The creation of a mega Islamic bank will push Malaysian banks to look beyond local shores should the proposed merger of CIMB Group Holdings Bhd, RHB Capital Bhd and Malaysia Building Society Bhd materialise.
“If the merger goes through, it may be the starting point for banks to seriously look beyond Malaysia because it makes no sense for them to compete with smaller banks [here],” Datuk Dr Mohd Daud Bakar, group chairman of Amanie Advisors told The Edge Financial Daily in an interview.
“It will be very much a catalyst for global Islamic finance and banking from Malaysia. We are hopeful that it will be the reality in the near future,” said Mohd Daud, who is also president of the International Institute of Islamic Finance.
He said while the local market for Islamic finance remains lucrative, banks should not be content to remain in the local market as a market downturn could cause a reversal of fortunes.
“If they do not create their name in the global market in good times, it will be more difficult for them to get [a piece of] the market in the future should there be low liquidity here in the event of a market slowdown,” said Daud Bakar.
According to Baiza Bain, director for global business at Amanie Advisors, low risk tolerance is why local banks are not expanding their reach overseas.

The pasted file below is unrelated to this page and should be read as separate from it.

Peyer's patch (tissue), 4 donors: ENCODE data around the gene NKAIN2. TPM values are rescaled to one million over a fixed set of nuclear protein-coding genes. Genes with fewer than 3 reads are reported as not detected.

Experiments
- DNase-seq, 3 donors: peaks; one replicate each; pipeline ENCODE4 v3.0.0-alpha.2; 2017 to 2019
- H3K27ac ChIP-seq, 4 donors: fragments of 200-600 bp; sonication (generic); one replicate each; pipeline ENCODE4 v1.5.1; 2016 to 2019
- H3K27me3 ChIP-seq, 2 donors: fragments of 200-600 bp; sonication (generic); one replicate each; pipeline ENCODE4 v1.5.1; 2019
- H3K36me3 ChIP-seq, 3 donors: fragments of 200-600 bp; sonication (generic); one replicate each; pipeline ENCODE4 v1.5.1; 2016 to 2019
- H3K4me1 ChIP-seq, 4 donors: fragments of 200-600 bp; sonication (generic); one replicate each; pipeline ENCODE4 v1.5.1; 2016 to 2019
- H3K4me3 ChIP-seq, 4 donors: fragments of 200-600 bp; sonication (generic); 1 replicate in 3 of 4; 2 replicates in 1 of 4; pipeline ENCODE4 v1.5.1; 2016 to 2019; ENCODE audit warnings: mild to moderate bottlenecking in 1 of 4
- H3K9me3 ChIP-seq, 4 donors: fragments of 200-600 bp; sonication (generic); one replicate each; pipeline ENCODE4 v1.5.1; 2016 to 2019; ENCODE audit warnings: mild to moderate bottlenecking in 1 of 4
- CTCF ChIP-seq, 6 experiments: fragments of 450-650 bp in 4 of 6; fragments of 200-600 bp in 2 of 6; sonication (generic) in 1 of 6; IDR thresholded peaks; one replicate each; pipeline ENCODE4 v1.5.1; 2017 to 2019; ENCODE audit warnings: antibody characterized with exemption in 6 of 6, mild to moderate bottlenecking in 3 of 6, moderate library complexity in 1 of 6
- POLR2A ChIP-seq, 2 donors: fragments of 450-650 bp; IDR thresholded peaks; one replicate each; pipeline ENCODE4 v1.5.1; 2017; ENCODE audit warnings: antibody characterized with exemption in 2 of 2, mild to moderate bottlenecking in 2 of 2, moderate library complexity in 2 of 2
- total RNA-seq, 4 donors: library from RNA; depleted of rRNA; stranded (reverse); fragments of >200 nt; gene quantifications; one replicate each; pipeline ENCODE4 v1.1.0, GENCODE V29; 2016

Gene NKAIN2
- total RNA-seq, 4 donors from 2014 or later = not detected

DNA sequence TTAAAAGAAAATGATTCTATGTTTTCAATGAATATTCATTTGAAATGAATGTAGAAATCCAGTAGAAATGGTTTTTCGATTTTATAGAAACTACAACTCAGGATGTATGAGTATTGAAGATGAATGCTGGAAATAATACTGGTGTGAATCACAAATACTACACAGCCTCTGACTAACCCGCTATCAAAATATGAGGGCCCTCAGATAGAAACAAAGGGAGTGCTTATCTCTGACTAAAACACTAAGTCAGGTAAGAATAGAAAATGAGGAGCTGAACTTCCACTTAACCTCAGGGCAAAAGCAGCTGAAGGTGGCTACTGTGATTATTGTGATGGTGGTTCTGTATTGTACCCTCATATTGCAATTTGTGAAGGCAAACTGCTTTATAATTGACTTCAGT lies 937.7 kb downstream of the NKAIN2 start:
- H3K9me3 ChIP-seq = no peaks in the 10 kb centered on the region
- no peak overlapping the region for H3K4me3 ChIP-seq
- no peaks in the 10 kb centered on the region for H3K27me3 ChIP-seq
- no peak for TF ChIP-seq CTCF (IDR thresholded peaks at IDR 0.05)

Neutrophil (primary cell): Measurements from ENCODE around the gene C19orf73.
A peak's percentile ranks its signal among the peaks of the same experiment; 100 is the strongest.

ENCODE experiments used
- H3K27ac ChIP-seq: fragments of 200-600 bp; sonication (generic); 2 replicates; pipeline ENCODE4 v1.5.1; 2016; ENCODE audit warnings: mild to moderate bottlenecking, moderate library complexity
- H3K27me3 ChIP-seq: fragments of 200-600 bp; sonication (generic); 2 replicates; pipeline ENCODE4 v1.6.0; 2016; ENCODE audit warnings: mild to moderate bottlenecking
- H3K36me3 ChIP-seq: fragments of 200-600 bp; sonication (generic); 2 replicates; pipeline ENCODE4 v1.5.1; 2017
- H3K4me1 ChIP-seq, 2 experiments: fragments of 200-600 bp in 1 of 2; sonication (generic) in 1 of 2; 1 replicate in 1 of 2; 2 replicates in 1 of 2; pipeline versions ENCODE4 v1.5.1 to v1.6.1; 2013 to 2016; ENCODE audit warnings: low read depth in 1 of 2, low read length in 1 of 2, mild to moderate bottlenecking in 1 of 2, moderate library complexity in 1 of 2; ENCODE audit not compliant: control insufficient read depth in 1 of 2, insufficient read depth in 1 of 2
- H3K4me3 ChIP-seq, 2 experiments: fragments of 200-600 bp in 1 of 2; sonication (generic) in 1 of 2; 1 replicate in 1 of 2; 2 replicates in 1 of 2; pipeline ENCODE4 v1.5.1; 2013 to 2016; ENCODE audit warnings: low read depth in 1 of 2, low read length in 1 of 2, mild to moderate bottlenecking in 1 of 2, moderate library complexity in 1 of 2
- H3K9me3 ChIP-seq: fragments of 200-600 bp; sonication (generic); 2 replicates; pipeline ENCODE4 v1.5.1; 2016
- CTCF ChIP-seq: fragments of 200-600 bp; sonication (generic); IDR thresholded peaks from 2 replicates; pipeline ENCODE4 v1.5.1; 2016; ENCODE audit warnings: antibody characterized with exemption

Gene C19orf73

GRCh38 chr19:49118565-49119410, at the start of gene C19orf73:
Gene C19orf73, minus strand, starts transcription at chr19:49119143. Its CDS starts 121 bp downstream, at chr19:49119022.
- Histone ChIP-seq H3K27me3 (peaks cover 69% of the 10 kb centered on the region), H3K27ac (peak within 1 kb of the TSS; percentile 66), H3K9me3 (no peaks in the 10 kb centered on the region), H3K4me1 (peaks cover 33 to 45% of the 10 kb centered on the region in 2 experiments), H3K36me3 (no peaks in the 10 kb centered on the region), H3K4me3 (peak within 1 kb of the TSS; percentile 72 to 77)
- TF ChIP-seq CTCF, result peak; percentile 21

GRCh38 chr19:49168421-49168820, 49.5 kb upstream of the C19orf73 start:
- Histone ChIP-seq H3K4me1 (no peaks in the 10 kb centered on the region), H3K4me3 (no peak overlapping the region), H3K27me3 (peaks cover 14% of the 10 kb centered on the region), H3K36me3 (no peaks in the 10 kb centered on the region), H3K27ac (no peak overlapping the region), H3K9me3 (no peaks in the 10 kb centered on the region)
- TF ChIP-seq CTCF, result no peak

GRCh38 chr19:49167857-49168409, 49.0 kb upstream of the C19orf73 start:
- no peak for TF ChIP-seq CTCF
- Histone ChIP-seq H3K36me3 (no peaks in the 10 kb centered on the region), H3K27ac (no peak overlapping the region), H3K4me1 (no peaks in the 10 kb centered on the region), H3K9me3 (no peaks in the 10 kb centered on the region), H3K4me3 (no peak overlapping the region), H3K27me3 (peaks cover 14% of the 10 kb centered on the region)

Baiza said currently, Malaysian banks have a “very tight” risk policy which will need time to evolve in order for them to go abroad, adding that the few attempts thus far have been on a partnership basis with the bulk of their contribution being knowledge and technical expertise.
Some Malaysian banks have partnered with locals in Bahrain and Saudi Arabia, he said, “but because they are so small, they’re not really pushing to be a part of the market”.
In addition, local banks’ issuance of Islamic sukuk in the international arena is still low relative to international banks such as HSBC and Standard Chartered Bank, he said.
“For Malaysian banks to move forward, they have to be able to be involved in debt issuance. Currently, the same few international banks in the market are taking most of the opportunities,” said Mohd Daud.
Bank Negara Malaysia aims to capture a 40% market share of the Islamic banking industry in terms of assets by 2020.
Mohd Daud suggested converting certain conventional banking products to be shariah-compliant to help Islamic banking and finance achieve its critical mass at a quicker pace.
“Many [financial] products that we have in the market can be turned Islamic without great difficulty, as Muslims and non-Muslims may be using these products without realising that it’s shariah-compliant,” he said.
He dismissed concerns about cannibalisation of conventional products by Islamic ones in conventional banks with Islamic banking subsidiaries.
“We need to relook the meaning of that word (cannibalisation) differently, because they are owned by the same shareholders at the end of the day,” he said.
He added that more retail sukuk should be issued to allow the public to participate in government infrastructure projects.
“Although we have the Danainfra sukuk, it’s just for specific industries such as infrastructure and transportation. It’s a good move, but we have to widen the scope further.”
Originally published on www.themalaysianinsider.com